The Courage To Be Disliked

By: Fumitake Koga & Ichiro Kishim - Read: Feb 4, 2023 - Rating: 5/10

A highly readable philosophy book about the beliefs and psychology of Alfred Adler, a lesser known rival and equal to Freud and Jung. Told in the format of a young skeptical student debating with a wise old philosopher in Japan, which was a very creative and digestable way to teach philosophy.

The philosophy has some novel ideas, but it plays too much in extremes (like saying that "all problems are interpersonal relationship problems" or "true freedom is the ability to be disliked", which both offer nuggets of wisdom, but lack nuance).

The student-teacher dialogue could also use improvement. The student should have been directing his questions at debunking the teacher's arguments, but instead he just rejects every statement the teacher says. Most of the ideas are covered better in other books.


It's a bit radical and counter-intuitive to think that 'trauma' doesn't exist. I was not able to wrap my head around this concept for a while. It only dawned on me after the third read. There are some hard truths, and difficult concepts to grasp.

Teleology: The study of the purpose of the given phenomenon, rather than it's cause.

The past events does not define our present or future. People are not driven by past causes, but move toward goals that they themselves set.

Ever wonder what makes you angry?

The first thing that pops in my mind is, people get angry because of others or any external triggers, but in reality, people fabricate anger such that they can make the other person to submit. Anger is a means to achieve a goal. Anger is a tool that can be taken out as needed. This book teaches that there are better tools of communication than anger.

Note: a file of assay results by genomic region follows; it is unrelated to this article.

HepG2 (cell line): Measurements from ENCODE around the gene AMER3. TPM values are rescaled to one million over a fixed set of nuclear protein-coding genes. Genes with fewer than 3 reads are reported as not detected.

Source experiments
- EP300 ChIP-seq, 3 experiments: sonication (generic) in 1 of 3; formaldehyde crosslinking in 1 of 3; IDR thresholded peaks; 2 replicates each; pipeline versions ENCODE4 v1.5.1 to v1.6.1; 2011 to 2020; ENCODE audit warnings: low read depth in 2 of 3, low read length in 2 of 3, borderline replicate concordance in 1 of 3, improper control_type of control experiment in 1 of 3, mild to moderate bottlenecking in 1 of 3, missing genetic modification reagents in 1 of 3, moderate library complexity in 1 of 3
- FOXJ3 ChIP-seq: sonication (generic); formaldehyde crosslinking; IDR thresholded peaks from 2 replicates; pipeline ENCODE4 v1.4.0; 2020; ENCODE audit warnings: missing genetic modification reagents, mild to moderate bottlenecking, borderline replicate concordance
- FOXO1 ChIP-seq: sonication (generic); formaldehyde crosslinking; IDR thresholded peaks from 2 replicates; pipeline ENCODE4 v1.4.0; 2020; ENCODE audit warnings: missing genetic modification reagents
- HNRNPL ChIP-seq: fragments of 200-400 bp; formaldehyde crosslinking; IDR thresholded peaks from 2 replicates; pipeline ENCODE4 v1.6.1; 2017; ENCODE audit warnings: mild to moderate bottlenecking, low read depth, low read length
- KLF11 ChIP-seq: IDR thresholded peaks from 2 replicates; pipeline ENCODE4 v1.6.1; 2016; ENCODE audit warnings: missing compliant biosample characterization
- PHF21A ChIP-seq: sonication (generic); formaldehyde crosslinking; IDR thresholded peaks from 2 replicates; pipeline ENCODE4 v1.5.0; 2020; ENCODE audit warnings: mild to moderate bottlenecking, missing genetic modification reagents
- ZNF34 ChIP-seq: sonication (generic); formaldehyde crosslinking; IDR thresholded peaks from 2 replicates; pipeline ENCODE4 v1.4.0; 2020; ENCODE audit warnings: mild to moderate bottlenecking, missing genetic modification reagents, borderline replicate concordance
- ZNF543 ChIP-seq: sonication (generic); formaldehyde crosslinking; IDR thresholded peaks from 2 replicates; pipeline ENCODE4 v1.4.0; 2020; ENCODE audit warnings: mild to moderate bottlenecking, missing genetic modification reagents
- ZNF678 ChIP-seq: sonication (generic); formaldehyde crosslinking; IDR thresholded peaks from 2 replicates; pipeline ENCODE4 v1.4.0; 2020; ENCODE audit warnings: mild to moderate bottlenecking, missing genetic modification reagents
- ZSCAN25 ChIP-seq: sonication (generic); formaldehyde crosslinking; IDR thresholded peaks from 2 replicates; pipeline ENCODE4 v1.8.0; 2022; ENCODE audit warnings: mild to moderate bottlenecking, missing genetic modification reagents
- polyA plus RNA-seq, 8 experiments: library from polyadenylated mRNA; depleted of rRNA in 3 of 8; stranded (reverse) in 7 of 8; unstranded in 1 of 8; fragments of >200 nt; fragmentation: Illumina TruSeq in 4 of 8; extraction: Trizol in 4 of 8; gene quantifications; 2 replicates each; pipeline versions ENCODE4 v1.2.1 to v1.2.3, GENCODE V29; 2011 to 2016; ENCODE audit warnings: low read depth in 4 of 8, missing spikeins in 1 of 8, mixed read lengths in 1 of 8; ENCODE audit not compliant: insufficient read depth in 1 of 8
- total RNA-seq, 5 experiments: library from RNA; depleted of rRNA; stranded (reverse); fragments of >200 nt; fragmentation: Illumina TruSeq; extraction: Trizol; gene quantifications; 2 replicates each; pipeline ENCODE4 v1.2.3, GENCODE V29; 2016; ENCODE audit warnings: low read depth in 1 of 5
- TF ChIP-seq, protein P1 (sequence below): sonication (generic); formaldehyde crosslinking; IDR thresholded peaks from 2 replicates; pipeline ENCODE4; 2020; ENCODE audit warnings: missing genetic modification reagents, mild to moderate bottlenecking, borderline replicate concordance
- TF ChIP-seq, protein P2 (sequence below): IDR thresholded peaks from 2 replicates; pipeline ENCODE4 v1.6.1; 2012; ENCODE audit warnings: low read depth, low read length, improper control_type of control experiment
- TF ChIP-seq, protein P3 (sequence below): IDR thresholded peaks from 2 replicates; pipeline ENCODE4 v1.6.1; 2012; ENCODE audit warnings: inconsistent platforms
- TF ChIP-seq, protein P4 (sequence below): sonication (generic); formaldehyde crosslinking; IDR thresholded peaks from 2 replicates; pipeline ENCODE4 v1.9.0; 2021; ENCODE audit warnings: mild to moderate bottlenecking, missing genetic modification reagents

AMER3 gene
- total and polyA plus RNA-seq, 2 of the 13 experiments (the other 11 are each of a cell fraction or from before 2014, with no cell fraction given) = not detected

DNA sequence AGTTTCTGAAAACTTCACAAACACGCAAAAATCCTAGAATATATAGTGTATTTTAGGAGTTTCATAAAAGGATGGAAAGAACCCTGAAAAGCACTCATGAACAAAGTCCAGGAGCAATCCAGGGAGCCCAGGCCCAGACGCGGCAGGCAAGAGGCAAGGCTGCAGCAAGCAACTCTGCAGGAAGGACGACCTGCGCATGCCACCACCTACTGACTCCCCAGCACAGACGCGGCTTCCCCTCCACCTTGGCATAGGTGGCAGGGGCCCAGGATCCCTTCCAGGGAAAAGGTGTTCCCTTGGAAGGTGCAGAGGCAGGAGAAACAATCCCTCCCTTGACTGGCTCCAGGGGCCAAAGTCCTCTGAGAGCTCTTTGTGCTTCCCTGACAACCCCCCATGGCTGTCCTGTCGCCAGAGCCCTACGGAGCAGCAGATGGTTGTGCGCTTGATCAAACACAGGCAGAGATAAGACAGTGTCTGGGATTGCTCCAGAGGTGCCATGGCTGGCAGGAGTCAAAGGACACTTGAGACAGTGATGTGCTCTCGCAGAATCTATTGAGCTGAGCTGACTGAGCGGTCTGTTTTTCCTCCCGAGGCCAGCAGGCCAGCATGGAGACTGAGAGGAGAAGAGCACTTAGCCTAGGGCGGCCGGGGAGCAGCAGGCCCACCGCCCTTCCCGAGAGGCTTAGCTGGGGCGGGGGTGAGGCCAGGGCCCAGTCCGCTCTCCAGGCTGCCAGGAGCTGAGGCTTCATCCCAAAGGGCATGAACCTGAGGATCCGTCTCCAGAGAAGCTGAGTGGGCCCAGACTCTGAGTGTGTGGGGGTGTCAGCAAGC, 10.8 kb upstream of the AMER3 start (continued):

Do you feel inferior to others? Inferiority Complex is just an excuse, e.g., I'm not well educated, so, I cannot succeed in any job. If one is stuck in inferiority complex, they want to use their misfortune to their advantage and develop Superiority complex, boasting their achievements and misfortunes. Where as, a feeling of inferiority is healthy and can be used as a launch pad to achieve their goals. e.g., I'm not well educated, I need to work hard and improve.

In an argument, the other person hurling personal insults at you? If so, then that person is challenging to a power struggle, meaning, he wants to win an argument at any cost, even though the fault is on his side. Keep in mind that, if you won the argument, the dispute doesn't end there, the other person goes to revenge stage. Remember that admitting fault is not defeat. To prevent an interpersonal relationship from reaching revenge stage, when one is challenged to a power struggle, one must never allow oneself to be taken in.

All problems are interpersonal relationship problems. Problems are inevitable and cannot avoid them. But, you can bravely face them by adjusting your behaviour. There are two objectives for this behaviour: i) To be self-reliant ii) To live in harmony with society The objectives for psychology that supports these behaviours are: i) The consciousness that I have the ability. ii) The consciousness that People are my comrades.